Princeton Landing History

Princeton Landing is in a geologically interesting location at what was once the edge of the North American continent. Hundreds of millions of years ago all the present continents were joined together in a single landmass called Pangea. If you examine today's continents on the map, you can see how they fit together like the pieces of a jigsaw puzzle. The western bulge of what is now Africa pressed up against North America with its northwestern corner very near Route 1 where the piedmont now ends and the inner coastal plain begins (while Eurasia adjoined Canada and South America fitted into the angle between the western and southern lobes of Africa) Thus, at that point in time, the area that is now Princeton Landing was literally a stone's throw from Africa.

The Appalachian mountains, thrust up about 250 million years ago, were the culmination of the long, slow collision of the tectonic plates involved in the formation of Pangea, the mother of all fender benders. Given the continental masses involved in the collision it is reasonable to infer that the Appalachians attained a height greater than or at least comparable to the Himalayas. Thus, at that time, from not very far west of the Landing an observer would have seen towering snow capped mountains. As the continents drifted apart beginning about 200 million years ago the New Jersey coastal plain was laid down by the erosion of the Appalachians.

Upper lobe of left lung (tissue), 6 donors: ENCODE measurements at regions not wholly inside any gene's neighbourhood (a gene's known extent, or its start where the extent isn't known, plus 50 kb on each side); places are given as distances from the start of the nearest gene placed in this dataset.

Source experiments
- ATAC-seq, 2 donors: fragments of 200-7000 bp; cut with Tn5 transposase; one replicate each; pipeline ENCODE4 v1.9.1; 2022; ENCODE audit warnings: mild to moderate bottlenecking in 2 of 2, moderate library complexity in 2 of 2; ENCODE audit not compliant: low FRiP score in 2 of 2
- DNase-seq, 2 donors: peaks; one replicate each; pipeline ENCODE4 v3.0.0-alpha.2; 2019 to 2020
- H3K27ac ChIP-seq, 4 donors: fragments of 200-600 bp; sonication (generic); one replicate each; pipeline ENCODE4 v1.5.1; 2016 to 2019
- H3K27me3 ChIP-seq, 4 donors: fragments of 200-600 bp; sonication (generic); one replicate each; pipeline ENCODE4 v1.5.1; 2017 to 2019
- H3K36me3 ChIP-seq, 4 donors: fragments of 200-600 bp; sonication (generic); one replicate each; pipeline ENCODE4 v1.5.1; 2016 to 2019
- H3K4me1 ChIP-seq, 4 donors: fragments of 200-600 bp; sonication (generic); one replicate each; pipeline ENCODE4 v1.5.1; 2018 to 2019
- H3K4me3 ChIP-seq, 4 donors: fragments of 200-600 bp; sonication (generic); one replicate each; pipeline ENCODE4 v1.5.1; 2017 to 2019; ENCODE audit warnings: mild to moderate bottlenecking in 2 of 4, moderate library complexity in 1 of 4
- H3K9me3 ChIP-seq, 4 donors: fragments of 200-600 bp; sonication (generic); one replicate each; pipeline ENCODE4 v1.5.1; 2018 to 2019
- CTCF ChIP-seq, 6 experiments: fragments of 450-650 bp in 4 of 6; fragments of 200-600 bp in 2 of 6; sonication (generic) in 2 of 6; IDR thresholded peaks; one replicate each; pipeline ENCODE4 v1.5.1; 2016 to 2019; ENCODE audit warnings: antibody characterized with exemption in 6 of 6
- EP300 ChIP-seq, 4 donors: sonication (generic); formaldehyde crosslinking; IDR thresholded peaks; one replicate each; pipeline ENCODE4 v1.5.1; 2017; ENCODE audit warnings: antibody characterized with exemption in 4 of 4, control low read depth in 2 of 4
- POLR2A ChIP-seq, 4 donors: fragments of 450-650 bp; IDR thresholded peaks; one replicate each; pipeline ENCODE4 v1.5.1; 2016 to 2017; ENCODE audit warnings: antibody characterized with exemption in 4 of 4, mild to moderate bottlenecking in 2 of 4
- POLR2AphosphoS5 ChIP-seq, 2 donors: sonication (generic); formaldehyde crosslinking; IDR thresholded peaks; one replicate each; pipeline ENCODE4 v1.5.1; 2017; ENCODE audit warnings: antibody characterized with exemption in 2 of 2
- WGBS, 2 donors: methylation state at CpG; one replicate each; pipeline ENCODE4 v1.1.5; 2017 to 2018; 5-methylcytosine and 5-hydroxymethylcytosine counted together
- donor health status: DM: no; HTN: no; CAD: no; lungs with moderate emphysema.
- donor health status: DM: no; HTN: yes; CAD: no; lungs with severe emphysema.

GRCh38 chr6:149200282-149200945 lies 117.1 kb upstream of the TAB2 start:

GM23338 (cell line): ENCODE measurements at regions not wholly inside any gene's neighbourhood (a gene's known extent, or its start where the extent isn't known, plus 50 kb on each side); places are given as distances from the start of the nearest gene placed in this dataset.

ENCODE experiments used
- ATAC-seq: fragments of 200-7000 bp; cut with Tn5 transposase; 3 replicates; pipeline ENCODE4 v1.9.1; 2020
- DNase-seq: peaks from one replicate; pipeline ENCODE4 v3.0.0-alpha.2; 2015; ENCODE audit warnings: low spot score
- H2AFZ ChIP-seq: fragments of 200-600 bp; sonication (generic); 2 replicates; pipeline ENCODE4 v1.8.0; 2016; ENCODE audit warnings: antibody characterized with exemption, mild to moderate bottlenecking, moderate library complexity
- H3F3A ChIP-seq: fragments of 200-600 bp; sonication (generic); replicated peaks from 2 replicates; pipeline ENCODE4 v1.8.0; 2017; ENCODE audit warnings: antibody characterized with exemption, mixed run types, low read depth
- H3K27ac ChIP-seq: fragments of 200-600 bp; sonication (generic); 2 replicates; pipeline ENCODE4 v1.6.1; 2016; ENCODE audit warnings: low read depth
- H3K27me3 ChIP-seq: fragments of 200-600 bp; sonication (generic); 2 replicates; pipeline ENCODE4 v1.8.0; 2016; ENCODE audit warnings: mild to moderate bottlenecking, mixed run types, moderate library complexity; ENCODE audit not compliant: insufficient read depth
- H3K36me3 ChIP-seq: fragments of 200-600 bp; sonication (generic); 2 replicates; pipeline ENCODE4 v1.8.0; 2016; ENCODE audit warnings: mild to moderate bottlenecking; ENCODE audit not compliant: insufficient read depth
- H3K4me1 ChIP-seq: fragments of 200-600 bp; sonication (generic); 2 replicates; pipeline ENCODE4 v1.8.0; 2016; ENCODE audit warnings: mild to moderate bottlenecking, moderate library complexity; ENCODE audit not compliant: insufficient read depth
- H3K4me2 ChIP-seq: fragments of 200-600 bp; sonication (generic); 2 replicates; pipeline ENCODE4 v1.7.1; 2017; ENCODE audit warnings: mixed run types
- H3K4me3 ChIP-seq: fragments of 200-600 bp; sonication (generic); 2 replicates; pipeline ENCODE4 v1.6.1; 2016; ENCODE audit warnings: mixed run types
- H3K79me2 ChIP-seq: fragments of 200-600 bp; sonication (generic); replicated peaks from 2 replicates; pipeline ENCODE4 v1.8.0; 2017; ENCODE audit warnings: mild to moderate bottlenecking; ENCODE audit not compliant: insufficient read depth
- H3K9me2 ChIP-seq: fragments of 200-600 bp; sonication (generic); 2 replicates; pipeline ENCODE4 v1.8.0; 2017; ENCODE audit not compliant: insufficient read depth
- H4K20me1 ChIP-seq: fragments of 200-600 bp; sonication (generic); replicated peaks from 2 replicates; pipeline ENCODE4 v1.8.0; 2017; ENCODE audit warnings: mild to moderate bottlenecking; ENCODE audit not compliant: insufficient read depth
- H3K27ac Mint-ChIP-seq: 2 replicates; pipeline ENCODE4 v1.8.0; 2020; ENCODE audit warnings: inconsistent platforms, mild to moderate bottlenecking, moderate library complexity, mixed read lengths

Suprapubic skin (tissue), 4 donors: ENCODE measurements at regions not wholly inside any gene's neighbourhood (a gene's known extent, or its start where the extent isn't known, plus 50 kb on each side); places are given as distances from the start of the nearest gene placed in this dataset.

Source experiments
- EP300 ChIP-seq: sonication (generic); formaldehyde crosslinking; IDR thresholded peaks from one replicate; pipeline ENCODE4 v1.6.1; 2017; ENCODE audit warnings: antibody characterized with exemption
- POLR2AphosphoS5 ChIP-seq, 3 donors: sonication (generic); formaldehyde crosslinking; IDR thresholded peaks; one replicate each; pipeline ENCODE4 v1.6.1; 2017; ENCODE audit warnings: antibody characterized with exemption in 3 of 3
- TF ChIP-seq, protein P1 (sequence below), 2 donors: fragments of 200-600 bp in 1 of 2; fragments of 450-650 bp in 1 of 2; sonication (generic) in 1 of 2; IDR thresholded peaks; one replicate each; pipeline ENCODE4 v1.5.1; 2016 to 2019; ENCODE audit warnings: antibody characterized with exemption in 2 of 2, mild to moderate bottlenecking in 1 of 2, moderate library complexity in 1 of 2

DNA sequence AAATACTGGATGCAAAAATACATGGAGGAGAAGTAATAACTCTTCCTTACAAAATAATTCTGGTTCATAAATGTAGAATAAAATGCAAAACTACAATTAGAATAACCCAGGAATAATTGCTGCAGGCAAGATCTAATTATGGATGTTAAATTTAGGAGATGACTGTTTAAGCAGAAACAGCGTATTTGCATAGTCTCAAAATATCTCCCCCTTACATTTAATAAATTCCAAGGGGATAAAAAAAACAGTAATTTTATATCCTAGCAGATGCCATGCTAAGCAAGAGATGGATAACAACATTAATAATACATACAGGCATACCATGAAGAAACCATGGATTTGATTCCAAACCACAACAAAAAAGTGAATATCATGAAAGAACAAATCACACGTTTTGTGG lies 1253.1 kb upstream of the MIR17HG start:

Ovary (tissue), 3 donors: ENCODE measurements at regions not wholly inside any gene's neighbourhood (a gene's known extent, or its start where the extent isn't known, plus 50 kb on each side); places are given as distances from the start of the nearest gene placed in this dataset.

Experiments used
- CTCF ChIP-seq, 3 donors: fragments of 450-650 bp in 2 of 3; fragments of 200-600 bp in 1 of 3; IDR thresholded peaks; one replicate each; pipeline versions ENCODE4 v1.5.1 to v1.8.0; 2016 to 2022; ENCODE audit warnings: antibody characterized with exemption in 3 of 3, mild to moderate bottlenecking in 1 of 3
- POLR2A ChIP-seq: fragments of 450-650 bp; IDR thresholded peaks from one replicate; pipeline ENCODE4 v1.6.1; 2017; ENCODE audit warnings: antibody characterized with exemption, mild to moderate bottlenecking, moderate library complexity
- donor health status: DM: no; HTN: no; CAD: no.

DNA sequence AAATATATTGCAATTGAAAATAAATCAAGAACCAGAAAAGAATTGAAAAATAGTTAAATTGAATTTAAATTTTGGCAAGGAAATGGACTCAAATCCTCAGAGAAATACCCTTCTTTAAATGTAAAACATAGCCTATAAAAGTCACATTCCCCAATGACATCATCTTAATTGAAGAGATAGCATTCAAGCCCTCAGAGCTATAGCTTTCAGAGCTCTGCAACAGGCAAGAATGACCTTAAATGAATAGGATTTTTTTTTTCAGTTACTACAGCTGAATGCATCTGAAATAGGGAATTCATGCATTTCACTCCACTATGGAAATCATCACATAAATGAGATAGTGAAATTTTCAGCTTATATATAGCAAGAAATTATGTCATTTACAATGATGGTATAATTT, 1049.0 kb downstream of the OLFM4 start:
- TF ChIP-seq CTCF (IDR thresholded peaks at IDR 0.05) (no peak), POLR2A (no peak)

Archeological evidence indicates that there was human habitation in New Jersey as long as 12,000 years ago. The earliest evidence of Native American presence m the Plainsboro area goes back approximately 3,700 years.

In more recent times the area was inhabited by the Lenape Indians, more widely known for most of U.S. history as the Delaware, a name derived from their residence in the drainage basin of the Delaware River, named after Lord De La Warr, the first governor of the Virginia colony. Archeological evidence and Lenape oral history suggest Lenape presence in this area for the better part of the last millenium.

The Lenape were Algonquians, members of the linguistic group to which most of the Native Americans of the northeast (with the exception of the Iroquoians) belonged, as well as some plains Indians, including the Arapaho, the Cheyenne and the Blackfoot. The name Lenape means common or ordinary people.

The densest population of Lenape in this area was in the Piedmont and inner coastal plain spreading west and east from roughly where the Landing is located. However, the native population was very thin, that of the whole state probably not exceeding 6,000 persons when Europeans began to settle here roughly 350 years ago.